3. If covers for literary fiction are supposed to look like nothing in particular, that probably explains why I’m not much in the genre’s target audience. Like Vulcan literature with its lack of demons, “That might account for its popularity.” I guess I’m just not artsy-fartsy enough to appreciate the supposed intellectual appeal of abstractions that have no visible relation to what’s going on in the actual story.

    Whatever else you do, consistency between covers is a necessity in a series, so follow the advice others have given you in that regard, and dump that blurry second cover for something similar in style and quality to your first cover. Might I also recommend changing your first cover for something a little more attention-grabbing, however? Your summaries speak of something “brutal and sinister” and “betrayal, and family secrets” and other such menacing subjects; could we maybe see some of that menace there on the covers?

    Of course, you don’t have to be too literal about it; no pictures of people being tortured or blood splatters or anything like that. Symbolism would suffice: a shot of some shattered glass on a floor, for instance. Nobody actually has to drop any glass in the story itself for potential readers to grasp the obvious symbolic connection between shattered glass and the shattered mind it commonly represents.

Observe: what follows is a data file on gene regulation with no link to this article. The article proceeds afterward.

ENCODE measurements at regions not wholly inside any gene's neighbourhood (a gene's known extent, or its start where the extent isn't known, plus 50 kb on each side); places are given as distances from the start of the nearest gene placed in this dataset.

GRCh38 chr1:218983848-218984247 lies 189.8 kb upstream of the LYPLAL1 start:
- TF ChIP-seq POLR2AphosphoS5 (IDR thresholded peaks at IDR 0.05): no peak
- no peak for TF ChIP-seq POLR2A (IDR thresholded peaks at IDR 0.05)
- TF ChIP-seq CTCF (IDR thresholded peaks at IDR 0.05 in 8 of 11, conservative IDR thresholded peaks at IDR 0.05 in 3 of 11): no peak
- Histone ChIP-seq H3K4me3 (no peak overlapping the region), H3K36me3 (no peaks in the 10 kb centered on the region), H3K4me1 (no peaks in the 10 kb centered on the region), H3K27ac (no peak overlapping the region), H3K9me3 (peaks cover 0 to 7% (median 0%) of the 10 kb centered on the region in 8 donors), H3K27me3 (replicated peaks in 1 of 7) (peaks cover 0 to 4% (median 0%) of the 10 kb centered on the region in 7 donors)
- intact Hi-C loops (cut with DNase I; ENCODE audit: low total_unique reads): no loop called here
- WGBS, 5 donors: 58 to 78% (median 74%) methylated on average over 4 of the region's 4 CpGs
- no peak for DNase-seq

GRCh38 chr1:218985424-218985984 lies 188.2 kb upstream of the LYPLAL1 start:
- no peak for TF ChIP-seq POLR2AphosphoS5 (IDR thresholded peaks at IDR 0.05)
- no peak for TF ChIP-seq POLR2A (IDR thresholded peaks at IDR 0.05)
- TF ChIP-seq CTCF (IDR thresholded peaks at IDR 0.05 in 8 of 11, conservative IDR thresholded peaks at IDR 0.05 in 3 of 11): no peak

My favorite example of successfully using such symbolism to get your point across is Alissa Nutting’s Tampa, on the cover of which a perfectly innocent picture of a button hole on a woman’s blouse manages to say everything that needs to be said about what’s in the story itself. (Hint: it’s not a story about button holes on blouses.) Try seeing if you can likewise summarize the main subject of each story with some solitary menacing symbol like that.

  4. I’m going to have to agree with everyone here. I know, … that’s not particularly helpful.

    The font is too casual for the subject matter and image. And, while I do like the image on cover #1 (Can’t believe you looked into its origin Nathan! Colour me impressed) because of its dark, moodiness, I think the text treatment (not just the font) could have made it more interesting. The designer could have played more with the scale of the text and perhaps larger caps and smaller mini-words (The and of) to fill the space better(?) It hurts my eyes how the “of” is bumping into that wall.

    Adding a texture or gradient(?) or perhaps some colour(?) might help. Pure white type always looks a little DIY to me. I also think the “Series” text is too large and in your face.

    The second image does nothing for me other than suggest agoraphobia. It just looks like a bad photograph. Ditto all my other text/font comments on this one too.

    I hope some of that was helpful. It’s been a long while since I’ve had the chance to stop by and post something. I’m happy to say I’ve been SUPER busy!